Qualitative and quantitative research methods can be used in child development studies. The decision on which method to use is typically based on the research question of interest and how researchers have previously attempted to address the question. With respect to qualitative methods, the researcher's job is to study the topic in its natural context with as little intrusion as possible. In the quantitative method, the researcher's job, after conceptualizing the study, is to define the dependent and independent variables or decide whether this kind of control is possible. In instances where variables cannot be controlled, the researcher must use appropriate methods to control for differences or use correlations to determine how the variables may be related to each other. Using representative sampling is imperative to be able to generalize the study to other populations and settings. In either approach to child development research, the ability to uncover interesting data and to replicate it helps strengthen the field as a whole.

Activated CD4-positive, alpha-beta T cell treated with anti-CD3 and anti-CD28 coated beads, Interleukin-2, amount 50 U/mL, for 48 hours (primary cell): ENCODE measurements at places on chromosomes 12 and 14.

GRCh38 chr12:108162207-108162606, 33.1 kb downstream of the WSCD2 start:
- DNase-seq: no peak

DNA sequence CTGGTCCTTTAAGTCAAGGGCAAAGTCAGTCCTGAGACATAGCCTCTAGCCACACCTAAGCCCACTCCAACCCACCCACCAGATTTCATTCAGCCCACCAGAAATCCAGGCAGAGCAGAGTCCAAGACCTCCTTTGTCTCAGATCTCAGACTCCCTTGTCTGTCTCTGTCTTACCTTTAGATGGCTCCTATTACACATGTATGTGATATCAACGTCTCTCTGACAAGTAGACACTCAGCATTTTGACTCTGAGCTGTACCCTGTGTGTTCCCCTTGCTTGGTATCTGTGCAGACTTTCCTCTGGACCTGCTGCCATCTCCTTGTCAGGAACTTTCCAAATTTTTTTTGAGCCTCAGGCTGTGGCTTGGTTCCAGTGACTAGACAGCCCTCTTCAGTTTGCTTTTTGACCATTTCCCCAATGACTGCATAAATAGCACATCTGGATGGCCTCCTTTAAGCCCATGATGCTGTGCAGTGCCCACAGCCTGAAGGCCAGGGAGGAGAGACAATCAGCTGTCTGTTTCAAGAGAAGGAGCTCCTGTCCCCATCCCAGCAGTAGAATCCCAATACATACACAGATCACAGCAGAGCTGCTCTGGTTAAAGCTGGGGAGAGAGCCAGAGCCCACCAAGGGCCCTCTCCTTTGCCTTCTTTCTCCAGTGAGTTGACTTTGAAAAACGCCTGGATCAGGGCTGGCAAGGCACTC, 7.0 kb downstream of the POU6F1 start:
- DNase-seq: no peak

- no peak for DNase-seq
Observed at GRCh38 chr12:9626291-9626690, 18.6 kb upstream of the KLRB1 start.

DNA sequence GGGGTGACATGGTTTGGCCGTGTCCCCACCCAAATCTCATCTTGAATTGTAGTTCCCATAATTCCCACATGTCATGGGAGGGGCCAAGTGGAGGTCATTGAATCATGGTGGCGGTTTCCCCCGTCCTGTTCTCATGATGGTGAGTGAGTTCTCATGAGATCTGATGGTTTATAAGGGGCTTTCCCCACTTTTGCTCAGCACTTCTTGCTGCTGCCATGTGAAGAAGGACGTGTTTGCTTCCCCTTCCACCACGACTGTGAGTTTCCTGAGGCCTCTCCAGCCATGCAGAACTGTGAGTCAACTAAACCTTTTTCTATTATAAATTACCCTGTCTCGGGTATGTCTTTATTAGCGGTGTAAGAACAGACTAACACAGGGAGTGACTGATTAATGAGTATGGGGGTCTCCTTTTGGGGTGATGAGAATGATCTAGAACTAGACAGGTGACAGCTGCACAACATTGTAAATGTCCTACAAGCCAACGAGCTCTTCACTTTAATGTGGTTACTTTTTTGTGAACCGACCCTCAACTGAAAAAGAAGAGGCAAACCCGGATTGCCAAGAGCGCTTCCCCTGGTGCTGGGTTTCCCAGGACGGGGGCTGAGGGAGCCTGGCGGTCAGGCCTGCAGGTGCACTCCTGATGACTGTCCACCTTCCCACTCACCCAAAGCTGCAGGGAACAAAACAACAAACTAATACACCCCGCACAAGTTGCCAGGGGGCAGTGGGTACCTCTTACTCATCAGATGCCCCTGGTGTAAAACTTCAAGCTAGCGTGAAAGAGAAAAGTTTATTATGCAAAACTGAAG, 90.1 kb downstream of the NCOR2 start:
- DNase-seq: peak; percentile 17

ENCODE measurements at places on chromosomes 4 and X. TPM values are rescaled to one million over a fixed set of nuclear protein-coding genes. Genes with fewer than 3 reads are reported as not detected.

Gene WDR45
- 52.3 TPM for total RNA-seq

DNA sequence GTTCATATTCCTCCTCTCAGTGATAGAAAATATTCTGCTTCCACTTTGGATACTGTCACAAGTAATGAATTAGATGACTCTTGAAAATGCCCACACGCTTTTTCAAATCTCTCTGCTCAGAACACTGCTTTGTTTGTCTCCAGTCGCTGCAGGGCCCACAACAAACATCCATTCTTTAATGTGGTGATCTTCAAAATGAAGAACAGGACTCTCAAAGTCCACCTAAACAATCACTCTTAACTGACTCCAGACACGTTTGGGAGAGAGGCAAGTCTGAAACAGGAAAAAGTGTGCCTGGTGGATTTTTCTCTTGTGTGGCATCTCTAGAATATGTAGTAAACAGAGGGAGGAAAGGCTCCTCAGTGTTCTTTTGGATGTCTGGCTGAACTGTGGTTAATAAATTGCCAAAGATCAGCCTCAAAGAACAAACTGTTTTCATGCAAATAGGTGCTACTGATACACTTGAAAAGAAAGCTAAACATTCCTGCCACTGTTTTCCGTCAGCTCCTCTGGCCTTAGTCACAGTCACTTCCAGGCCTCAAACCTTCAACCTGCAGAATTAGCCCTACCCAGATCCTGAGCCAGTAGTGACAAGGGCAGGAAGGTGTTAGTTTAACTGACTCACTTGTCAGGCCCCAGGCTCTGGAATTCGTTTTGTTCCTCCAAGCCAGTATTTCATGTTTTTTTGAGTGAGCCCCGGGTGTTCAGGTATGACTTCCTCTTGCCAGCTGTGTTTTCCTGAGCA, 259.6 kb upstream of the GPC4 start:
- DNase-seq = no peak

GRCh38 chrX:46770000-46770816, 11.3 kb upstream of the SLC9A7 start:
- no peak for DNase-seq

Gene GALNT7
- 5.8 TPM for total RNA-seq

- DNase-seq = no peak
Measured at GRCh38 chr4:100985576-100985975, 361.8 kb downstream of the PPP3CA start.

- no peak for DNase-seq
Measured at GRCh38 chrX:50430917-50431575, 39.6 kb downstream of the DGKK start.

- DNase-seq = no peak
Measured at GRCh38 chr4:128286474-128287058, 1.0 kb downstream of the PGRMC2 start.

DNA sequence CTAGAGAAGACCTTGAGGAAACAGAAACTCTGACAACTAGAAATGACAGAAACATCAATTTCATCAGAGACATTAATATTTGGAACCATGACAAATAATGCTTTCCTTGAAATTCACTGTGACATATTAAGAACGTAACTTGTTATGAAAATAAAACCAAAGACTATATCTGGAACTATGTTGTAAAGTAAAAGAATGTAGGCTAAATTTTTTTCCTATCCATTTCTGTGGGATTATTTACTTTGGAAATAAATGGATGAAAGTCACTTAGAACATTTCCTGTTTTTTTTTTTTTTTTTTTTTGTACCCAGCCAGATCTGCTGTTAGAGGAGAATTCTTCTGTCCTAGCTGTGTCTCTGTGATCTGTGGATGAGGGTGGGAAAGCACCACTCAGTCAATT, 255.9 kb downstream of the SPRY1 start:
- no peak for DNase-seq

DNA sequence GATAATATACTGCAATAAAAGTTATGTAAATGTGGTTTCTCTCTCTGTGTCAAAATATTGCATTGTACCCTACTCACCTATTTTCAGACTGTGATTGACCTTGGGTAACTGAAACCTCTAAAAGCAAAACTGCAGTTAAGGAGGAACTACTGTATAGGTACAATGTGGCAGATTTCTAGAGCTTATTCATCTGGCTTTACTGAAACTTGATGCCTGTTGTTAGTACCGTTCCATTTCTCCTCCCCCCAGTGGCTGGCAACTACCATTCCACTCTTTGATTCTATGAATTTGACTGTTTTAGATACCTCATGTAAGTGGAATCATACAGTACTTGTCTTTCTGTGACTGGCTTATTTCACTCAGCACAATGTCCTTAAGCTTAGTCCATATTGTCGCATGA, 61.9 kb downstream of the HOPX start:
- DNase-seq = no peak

See also: THEORIES OF DEVELOPMENT
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